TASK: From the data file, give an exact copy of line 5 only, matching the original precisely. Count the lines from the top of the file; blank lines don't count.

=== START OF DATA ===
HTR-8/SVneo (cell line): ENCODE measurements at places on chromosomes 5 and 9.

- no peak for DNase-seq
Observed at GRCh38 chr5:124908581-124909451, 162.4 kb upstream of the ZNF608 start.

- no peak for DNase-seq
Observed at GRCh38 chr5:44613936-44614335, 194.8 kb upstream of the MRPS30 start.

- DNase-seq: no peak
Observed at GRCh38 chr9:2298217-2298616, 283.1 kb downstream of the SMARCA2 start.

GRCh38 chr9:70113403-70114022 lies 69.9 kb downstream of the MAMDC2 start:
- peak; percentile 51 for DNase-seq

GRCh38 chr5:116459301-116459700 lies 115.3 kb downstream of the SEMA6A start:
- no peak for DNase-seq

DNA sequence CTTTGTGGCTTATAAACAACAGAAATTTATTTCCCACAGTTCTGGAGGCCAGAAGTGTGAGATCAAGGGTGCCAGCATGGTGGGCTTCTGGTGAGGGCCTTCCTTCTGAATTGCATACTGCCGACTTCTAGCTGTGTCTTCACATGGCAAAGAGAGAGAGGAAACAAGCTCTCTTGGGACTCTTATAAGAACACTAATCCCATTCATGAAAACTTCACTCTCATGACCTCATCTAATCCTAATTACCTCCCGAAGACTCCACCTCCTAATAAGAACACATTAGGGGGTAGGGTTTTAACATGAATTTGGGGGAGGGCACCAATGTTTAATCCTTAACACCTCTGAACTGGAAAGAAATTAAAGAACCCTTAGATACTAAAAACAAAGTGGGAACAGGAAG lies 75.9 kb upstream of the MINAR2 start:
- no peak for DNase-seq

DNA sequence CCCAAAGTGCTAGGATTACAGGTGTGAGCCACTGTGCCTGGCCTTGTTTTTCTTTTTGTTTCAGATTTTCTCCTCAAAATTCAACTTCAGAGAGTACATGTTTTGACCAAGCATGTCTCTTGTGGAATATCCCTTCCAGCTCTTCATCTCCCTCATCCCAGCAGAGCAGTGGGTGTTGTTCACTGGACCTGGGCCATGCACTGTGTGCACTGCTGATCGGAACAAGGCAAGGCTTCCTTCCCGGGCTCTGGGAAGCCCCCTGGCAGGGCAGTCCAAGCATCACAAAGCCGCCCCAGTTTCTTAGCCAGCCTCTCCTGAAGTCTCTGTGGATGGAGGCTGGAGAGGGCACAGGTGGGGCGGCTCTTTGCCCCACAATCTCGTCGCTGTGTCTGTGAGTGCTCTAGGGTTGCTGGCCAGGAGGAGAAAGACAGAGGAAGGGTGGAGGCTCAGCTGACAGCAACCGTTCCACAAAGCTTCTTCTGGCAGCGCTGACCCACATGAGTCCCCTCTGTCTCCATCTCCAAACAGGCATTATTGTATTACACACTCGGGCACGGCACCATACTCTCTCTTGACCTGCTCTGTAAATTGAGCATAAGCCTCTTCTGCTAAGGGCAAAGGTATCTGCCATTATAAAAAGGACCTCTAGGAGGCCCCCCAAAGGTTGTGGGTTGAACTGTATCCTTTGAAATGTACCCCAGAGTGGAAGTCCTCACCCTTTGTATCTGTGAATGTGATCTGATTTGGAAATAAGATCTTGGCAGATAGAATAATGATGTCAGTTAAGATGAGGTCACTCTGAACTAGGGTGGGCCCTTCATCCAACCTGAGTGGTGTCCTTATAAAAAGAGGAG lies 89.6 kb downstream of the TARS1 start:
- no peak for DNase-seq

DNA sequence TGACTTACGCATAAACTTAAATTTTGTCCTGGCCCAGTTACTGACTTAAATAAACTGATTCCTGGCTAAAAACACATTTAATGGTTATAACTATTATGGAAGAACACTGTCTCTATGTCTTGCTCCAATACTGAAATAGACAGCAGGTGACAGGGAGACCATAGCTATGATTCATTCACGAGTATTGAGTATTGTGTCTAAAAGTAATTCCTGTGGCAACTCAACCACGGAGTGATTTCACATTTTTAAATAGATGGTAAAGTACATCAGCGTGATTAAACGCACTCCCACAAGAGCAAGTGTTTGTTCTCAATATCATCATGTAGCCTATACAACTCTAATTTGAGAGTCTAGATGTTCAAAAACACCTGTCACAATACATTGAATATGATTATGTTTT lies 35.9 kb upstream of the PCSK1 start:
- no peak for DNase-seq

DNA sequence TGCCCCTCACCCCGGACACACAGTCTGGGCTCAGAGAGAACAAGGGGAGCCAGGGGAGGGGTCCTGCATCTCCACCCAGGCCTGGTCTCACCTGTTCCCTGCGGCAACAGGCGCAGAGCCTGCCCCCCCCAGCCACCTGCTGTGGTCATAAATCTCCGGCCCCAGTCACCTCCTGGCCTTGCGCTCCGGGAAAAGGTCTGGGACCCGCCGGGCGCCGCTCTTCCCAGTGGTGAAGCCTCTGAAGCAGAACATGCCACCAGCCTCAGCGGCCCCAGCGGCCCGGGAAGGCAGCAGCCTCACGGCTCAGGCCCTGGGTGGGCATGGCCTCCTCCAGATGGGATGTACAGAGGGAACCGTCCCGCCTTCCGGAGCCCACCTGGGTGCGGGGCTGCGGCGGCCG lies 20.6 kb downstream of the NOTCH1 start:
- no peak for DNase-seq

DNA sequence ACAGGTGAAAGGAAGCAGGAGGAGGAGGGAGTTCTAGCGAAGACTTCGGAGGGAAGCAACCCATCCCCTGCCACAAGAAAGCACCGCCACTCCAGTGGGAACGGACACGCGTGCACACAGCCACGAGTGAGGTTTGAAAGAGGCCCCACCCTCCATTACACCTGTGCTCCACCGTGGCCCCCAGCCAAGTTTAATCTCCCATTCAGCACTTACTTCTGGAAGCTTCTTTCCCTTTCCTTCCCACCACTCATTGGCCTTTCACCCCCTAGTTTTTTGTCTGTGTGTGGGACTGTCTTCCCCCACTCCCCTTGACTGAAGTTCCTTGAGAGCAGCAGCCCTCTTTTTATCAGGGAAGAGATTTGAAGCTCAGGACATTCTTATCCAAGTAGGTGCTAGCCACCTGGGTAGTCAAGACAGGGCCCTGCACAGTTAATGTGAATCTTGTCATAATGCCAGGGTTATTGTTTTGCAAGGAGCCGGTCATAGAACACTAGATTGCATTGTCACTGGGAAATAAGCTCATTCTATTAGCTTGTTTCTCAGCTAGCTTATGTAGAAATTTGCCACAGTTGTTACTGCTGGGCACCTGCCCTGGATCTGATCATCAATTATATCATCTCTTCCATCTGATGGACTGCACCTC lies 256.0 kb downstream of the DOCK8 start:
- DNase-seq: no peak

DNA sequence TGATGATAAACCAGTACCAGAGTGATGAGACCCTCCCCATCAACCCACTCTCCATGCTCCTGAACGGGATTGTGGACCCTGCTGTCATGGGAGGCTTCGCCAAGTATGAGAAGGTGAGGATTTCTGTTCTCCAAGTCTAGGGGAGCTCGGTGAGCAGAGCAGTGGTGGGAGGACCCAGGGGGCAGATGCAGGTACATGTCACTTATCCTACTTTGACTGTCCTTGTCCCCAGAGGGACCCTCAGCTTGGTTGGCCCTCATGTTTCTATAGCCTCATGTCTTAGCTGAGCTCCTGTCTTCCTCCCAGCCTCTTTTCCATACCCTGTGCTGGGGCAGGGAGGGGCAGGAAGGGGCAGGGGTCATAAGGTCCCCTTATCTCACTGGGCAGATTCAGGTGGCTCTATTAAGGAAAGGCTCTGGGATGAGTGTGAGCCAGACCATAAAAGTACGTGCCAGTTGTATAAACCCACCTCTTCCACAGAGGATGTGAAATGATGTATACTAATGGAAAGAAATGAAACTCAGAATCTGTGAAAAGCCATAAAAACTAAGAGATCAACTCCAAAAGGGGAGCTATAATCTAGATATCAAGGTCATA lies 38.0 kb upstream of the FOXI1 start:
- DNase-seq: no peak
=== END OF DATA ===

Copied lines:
Observed at GRCh38 chr5:44613936-44614335, 194.8 kb upstream of the MRPS30 start.